Problem #7: “Instead of a safety net beneath our children and teachers, test-based accountability has become a sword hanging overhead.”

Indeed!
 And who sharpened the sword and demanded it be hung on the slender thread of VAM ratings? The Department of Education, through Race to the Top and now the NCLB waiver process.

Problem #8: “Too many schools resemble 19th century factories that treat all teachers and students alike, rather than establishing creative learning environments designed to address the individual needs of students and the personalized developmental needs of teachers.”

The Department of Education continues to require states to use test scores to identify the bottom 5% to 15% of schools, and subject those schools to the “turnaround” trauma we have seen fail in Chicago and elsewhere. Schools with large numbers of students in poverty will continue to feel intense pressure to raise test scores, until we stop measuring success this way, and stop believing the way to motivate and support people is by threatening to fire them.

Problem #9: “Both the teacher work day and work year are too short to get the job done and allow for the kind of professional collaboration teachers want and the learning time that students, particularly disadvantaged students, desperately need.”

Solution: Require teachers to work longer hours, extending the school day, as has been done in Chicago, though there is little research showing this will work. And though the Department of Education speaks of increased compensation for this work, how many states are allocating additional funds to increase teacher pay these days? And how many are looking to cut costs, while increasing our work loads?

Problem #10: “Teacher tenure and compensation is largely unrelated to job performance, skills, and demonstrated leadership ability.”

Solution: Eliminate the use of seniority as a means of determining layoffs. Instead use “job performance,” a significant part of which will now be based on test scores. When protected by seniority, a teacher knows that she cannot be dismissed unless there is clear evidence she is not doing the job. Under the new evaluation systems, as in New York, two years of bad VAM scores in a row and you are out the door.

Problem #11: “Compared to other important professions, teacher salaries are far too low to attract and retain top college students into the field and barely sufficient for existing teachers to raise a family, buy a home, and maintain a middle class lifestyle. Many teachers must work side jobs or rely on their spouses to make ends meet. Something is radically wrong with that picture.”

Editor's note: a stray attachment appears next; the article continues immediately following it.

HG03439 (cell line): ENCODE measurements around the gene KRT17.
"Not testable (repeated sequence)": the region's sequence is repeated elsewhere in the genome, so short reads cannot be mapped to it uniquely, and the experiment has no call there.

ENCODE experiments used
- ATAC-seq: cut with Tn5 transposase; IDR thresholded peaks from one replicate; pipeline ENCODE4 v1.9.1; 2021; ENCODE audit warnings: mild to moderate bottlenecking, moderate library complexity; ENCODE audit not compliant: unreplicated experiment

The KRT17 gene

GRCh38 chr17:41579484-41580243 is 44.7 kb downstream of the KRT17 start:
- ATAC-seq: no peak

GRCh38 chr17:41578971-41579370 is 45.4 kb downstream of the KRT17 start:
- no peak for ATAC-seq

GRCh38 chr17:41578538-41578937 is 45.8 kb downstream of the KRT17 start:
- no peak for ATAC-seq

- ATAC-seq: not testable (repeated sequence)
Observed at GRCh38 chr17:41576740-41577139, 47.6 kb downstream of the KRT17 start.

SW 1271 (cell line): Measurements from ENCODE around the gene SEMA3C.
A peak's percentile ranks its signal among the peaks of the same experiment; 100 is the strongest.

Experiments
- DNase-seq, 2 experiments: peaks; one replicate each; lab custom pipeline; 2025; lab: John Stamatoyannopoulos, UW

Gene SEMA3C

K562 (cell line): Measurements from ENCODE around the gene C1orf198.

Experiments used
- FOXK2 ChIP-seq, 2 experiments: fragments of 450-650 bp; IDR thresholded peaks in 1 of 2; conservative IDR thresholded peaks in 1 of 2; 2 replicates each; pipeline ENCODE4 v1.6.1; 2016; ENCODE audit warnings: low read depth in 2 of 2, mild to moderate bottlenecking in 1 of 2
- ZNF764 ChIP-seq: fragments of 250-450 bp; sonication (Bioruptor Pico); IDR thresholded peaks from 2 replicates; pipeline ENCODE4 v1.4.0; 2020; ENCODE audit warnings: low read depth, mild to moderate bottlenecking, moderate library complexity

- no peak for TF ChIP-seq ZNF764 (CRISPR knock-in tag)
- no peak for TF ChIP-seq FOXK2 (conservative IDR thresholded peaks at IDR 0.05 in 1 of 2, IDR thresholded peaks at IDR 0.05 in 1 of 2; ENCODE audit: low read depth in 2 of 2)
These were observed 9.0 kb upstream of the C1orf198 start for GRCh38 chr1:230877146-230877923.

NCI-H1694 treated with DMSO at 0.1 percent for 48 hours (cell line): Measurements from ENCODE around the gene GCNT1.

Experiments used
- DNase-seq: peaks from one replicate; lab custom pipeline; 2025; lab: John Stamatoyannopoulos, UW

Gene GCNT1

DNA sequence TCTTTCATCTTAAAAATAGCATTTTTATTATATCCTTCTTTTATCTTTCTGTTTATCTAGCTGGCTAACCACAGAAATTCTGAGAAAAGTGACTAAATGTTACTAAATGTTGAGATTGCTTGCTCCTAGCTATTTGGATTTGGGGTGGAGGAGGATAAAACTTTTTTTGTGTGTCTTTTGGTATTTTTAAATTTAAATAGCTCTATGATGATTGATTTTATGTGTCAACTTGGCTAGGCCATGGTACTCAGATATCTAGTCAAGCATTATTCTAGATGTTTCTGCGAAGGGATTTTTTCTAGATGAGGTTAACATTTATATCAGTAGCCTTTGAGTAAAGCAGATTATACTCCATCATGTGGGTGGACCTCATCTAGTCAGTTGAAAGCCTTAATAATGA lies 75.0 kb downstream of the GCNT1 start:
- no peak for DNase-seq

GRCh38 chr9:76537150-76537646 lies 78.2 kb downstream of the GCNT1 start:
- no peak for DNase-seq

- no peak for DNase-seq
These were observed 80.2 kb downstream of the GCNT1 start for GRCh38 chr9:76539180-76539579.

Solution: The Department actually has no solution to this at all. They have nothing to do with the funding that is used for teacher salaries, and have done nothing at all to address inequities in funding between wealthy and poor districts, even as the gaps there have widened. But doesn’t it make you feel great when Secretary Duncan tells us some of us ought to be earning $150,000 a year?

Problem #12: “Finally, good teachers often must leave the classroom–leave what they love most and what they do best–to acquire more responsibility, advance professionally, and increase earnings. Many simply leave the field.”

Solution: Pay people more if they raise test scores or take on more leadership. I support the leadership aspect of this. If teachers take on additional responsibilities, they should be paid accordingly. Unfortunately the lion’s share of this sort of funding has gone into pay-for-test score schemes, while the Department of Education has cut funding for real leadership programs like the National Writing Project and the National Board for Professional Teaching Standards. And all the test-centered policies described above will drive teachers from the profession, in spite of all the rhetoric.

Another interesting element of the RESPECT program is this. We teachers have long been clamoring for a seat at the table where decisions are made about schools. The Department has a cadre of Teacher Ambassador Fellows who work under the Office of Communications and Outreach, who are currently holding round table discussions with teachers around the country. But Secretary Duncan gave us a clue about the voices who will be heard the best: